Body image, it’s something that we all struggle with at one time or another for various reasons. When we are teenagers, perhaps going through our ‘awkward’ growth stage, trying to find our own sense of style, we compare ourselves to our friends and to celebrities. As we age, we notice changes in the way our clothes fit, or the way we feel physically, sometimes comparing ourselves to how we looked years ago – a side by side comparison of before and after photos.

We ask ourselves: “Am I fat? Am I too thin? Is my hair too frizzy? Why am I so short? How come I don’t look like her? Are my teeth crooked? Do I look like I’m getting older?” (Even people on the thinner side sometimes feel self-conscious! It’s not all about being or thinking you’re a few pounds too pudgy).

Body image is not gender specific. Men have issues with it, too. Some men wish they had a six-pack, or were taller, or had more muscle, or they remember when they had more hair. These self-doubts are the kinds of things that don’t stop with maturity. Maturity is what can bring on body image concerns for many as they age.

The most important questions that we should be asking ourselves are: How do we come to terms with what we see? How do we mentally adapt to physical changes in ourselves as time goes on? How can we be grateful for the way we were made?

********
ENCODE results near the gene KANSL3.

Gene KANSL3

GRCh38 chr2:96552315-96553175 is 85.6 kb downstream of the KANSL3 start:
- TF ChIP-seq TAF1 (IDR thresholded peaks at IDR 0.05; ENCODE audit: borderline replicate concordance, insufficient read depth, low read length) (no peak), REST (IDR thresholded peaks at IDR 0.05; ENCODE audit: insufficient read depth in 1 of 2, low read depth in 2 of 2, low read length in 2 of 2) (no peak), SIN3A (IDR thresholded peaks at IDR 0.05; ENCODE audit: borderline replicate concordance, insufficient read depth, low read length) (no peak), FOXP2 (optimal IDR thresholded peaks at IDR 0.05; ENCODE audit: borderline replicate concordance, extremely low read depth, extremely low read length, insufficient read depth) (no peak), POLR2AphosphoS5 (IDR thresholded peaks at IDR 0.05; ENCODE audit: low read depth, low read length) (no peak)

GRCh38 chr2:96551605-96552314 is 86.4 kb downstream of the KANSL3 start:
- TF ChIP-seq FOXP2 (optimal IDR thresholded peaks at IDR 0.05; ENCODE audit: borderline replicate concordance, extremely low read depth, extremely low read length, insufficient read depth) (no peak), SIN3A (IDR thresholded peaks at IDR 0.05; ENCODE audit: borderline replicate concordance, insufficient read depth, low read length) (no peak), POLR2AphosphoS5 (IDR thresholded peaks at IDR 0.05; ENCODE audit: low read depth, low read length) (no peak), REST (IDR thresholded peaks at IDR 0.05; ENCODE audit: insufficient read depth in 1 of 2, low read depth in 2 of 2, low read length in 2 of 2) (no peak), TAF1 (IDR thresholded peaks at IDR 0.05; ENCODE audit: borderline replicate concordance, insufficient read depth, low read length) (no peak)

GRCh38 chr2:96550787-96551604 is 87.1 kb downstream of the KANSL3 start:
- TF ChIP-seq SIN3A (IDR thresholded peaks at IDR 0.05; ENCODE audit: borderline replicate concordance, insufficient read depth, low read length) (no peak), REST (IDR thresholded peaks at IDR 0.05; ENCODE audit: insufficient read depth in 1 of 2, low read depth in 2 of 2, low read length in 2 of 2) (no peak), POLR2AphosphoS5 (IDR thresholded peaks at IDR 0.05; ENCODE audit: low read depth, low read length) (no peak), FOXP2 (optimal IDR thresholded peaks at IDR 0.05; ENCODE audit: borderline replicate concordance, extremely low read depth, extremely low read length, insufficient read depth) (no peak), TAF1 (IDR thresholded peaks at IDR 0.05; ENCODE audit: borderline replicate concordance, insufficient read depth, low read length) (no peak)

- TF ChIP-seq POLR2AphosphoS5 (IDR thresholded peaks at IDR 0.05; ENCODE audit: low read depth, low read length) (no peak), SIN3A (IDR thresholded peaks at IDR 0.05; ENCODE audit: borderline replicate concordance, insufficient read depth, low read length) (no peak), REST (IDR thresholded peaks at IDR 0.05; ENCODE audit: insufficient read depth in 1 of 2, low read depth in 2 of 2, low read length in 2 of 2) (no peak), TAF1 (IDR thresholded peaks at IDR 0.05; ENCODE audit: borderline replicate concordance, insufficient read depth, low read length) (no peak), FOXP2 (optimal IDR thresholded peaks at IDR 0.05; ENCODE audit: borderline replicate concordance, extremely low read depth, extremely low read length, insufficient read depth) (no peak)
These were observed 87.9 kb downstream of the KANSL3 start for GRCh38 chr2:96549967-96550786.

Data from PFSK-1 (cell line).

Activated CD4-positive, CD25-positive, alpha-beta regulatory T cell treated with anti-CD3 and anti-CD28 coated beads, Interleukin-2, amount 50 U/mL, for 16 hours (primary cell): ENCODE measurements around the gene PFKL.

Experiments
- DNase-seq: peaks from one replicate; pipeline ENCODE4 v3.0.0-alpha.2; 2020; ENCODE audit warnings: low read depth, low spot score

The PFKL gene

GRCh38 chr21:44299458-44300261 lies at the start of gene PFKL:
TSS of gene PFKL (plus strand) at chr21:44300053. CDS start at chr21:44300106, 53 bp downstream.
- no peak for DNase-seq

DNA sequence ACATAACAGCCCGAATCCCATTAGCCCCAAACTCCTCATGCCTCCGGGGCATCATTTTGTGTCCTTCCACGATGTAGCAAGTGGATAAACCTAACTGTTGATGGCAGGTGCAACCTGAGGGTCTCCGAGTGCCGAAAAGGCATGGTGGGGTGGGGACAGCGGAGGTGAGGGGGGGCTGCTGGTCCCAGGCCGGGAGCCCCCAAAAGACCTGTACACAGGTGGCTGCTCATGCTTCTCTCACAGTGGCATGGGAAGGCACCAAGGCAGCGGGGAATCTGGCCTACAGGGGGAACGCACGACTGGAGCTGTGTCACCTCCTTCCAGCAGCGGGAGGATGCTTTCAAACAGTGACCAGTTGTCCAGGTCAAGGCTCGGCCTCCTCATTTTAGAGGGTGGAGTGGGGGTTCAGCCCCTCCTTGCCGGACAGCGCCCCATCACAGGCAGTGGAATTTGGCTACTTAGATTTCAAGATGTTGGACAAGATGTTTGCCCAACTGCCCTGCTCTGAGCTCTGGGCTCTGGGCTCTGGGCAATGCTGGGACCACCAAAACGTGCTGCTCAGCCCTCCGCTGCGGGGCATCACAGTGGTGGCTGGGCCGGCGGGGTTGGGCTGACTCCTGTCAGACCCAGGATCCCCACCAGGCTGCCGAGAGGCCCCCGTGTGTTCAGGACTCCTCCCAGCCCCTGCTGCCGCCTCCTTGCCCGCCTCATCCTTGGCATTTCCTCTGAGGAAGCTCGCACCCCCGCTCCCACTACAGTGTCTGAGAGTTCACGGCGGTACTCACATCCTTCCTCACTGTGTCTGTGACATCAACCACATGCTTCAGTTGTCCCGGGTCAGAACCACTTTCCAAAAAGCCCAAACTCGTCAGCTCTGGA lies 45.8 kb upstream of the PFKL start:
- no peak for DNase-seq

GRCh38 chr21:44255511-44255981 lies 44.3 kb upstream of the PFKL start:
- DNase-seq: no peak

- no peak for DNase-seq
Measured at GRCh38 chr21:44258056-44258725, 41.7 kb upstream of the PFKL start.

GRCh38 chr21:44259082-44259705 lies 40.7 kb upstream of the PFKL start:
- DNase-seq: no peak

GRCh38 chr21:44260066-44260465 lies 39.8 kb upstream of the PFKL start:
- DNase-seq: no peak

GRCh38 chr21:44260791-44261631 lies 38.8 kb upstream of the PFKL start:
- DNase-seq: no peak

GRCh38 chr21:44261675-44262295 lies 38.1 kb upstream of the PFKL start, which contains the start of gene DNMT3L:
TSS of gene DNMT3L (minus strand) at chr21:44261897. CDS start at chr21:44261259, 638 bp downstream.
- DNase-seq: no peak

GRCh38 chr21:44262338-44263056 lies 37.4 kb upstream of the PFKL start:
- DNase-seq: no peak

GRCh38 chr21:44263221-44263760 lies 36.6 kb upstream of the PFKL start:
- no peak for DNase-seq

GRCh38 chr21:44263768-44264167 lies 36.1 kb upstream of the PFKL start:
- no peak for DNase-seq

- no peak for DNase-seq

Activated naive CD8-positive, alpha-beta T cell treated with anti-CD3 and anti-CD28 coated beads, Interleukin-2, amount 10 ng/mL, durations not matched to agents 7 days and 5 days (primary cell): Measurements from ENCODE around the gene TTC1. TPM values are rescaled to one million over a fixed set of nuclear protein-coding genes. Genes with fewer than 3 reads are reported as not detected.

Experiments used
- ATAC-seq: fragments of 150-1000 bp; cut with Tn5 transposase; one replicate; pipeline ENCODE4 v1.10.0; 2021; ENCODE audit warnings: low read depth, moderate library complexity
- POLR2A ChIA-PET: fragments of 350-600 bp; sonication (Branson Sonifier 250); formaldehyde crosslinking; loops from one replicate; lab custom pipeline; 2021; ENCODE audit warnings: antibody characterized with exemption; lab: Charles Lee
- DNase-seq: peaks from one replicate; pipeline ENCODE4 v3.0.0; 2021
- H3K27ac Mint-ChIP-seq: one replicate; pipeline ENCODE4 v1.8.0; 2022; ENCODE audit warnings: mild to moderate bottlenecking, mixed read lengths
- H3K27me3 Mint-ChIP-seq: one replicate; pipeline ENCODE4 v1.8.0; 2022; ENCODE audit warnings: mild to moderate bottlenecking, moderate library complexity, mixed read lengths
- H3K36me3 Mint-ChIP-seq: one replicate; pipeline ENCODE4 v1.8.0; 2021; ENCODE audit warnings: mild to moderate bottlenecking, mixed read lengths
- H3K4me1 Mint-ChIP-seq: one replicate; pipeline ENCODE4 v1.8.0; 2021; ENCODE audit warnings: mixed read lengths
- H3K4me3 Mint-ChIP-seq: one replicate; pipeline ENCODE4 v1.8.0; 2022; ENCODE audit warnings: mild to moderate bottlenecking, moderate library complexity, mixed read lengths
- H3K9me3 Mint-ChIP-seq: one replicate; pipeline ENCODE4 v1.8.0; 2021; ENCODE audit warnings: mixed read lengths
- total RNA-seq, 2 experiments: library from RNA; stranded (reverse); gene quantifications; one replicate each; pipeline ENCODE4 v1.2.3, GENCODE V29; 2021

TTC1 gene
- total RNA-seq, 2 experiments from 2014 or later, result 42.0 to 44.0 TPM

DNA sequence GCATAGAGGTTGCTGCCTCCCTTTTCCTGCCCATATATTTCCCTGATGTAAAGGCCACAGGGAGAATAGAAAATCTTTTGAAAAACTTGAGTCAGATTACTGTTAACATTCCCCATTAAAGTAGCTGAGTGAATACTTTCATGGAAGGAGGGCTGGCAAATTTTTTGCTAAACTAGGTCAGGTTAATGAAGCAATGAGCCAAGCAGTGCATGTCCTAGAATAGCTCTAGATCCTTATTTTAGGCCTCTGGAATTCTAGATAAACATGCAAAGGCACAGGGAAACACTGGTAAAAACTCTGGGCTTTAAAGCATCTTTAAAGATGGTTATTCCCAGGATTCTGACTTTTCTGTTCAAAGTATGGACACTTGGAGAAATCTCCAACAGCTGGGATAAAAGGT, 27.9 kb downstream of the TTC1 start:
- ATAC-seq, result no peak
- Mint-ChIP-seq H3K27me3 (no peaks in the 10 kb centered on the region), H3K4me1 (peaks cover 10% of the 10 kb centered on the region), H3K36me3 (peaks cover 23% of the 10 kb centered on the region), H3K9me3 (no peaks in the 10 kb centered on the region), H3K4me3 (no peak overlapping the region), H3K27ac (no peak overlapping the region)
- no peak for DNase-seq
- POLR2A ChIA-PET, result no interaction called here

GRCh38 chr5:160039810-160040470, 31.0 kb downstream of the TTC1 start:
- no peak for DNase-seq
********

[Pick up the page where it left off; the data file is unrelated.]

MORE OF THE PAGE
One thing to keep in mind as you admire someone else’s physique is that they too think about their thighs, or if their boobs are big enough. If it’s not that, they wonder if they are buff enough or if they can hold their own against a trim twenty-something. You are not alone. No one feels or looks “perfect” all of the time. Furthermore, the notion of being “perfect” is subjective! It’s the reason why we are all not attracted to the same type of person.

Our tendency to compare ourselves to others actually has its place, too. It’s what makes us care about our appearance; It’s what motivates us to eat healthier, get off our butts and exercise, dress better, put on some make-up, stand up straighter, and show our smile (Everyone looks better when they smile!). If we weren’t concerned with the way we looked, or the way others perceive us, we could become apathetic in regards to the way we look.

Be thankful for your health! Having a healthy body, regardless of how buxom or built you are, is truly priceless and worthy of your appreciation. Many people would give anything to have not just better legs, but working legs; not just a bigger bosom, but one that is cancer free. It’s important to realize our own limitations and make self-improvements in healthy moderation. We can’t be walking Barbie and Ken dolls – what a visually boring world it would be then. Who wants MATTEL stamped on their tush anyway!

It’s not about others accepting us for the way we look; it’s about self-acceptance. Once we become confident that we are putting our best self forward, no matter how tall, thin, squishy, or svelte, there is no quality more attractive!

Writer: Laura Madsen                          Twitter: @LadyInRedBlog                        Blog:

Stylist & Model: Silvia Maggi            Photographer: Semra Sevin

Thanks for the great support :)!         Your REglam Team xx

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